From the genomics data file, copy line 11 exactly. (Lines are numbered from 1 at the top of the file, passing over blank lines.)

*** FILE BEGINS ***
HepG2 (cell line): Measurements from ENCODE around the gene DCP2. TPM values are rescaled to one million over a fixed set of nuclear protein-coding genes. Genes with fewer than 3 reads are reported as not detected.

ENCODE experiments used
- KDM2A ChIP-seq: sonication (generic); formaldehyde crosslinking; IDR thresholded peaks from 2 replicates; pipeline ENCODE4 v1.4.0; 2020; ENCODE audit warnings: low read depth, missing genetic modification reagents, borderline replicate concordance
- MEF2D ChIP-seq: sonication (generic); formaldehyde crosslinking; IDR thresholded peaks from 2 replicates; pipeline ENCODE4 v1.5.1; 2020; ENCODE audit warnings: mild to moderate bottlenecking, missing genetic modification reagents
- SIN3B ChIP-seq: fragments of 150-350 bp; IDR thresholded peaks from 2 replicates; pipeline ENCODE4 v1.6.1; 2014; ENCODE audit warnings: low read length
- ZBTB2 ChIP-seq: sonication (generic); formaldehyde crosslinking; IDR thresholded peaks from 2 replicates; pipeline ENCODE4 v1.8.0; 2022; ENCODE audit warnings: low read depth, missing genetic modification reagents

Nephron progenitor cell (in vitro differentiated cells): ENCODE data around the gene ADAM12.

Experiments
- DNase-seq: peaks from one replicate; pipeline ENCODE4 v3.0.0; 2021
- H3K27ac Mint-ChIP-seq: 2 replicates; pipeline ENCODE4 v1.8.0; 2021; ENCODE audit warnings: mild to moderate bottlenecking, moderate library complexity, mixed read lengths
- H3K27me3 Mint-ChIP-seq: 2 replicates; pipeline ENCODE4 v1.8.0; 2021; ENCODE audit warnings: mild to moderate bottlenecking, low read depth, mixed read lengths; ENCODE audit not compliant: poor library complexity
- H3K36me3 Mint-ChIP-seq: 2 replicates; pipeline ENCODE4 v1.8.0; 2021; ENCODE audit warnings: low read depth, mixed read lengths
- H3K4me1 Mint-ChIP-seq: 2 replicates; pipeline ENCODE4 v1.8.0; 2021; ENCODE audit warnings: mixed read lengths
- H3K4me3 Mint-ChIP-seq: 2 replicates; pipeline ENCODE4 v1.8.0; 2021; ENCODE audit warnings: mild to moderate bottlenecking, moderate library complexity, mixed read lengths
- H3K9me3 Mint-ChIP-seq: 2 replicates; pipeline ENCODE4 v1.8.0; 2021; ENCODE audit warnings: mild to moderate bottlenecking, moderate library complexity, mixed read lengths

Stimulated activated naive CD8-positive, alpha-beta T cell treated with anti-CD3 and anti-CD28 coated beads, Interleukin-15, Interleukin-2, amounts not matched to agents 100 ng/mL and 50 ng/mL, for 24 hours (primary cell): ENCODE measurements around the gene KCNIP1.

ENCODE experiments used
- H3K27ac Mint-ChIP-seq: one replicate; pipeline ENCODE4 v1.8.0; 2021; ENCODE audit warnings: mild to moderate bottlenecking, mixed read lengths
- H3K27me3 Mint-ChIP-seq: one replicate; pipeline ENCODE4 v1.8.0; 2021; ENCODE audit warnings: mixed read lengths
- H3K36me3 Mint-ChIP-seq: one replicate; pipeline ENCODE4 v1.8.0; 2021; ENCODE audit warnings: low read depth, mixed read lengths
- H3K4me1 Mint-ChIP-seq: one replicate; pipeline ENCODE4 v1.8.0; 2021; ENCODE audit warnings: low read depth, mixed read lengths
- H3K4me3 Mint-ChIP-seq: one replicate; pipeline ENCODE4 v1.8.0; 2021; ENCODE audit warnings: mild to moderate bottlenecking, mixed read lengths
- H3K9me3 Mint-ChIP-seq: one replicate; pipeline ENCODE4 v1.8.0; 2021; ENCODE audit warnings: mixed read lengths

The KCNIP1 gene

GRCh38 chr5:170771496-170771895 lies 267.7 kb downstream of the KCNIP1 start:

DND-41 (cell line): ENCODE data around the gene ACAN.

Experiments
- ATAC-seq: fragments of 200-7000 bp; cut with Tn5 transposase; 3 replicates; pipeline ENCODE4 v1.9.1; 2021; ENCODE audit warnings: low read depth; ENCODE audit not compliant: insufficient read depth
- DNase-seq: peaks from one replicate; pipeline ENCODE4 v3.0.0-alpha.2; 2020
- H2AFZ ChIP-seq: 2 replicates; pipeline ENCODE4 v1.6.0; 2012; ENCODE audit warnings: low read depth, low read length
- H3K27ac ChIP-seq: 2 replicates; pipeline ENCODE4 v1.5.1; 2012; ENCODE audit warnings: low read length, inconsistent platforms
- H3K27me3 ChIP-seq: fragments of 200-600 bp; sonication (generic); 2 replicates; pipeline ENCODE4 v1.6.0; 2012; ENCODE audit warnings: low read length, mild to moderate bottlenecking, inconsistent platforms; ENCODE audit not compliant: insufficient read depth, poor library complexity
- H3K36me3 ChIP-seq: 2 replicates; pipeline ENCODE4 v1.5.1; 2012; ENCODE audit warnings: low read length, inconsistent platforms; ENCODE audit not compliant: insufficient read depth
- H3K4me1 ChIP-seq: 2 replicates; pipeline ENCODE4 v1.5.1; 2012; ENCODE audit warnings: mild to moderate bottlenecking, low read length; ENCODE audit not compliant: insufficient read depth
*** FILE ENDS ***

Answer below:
- H3K27me3 Mint-ChIP-seq: 2 replicates; pipeline ENCODE4 v1.8.0; 2021; ENCODE audit warnings: mild to moderate bottlenecking, low read depth, mixed read lengths; ENCODE audit not compliant: poor library complexity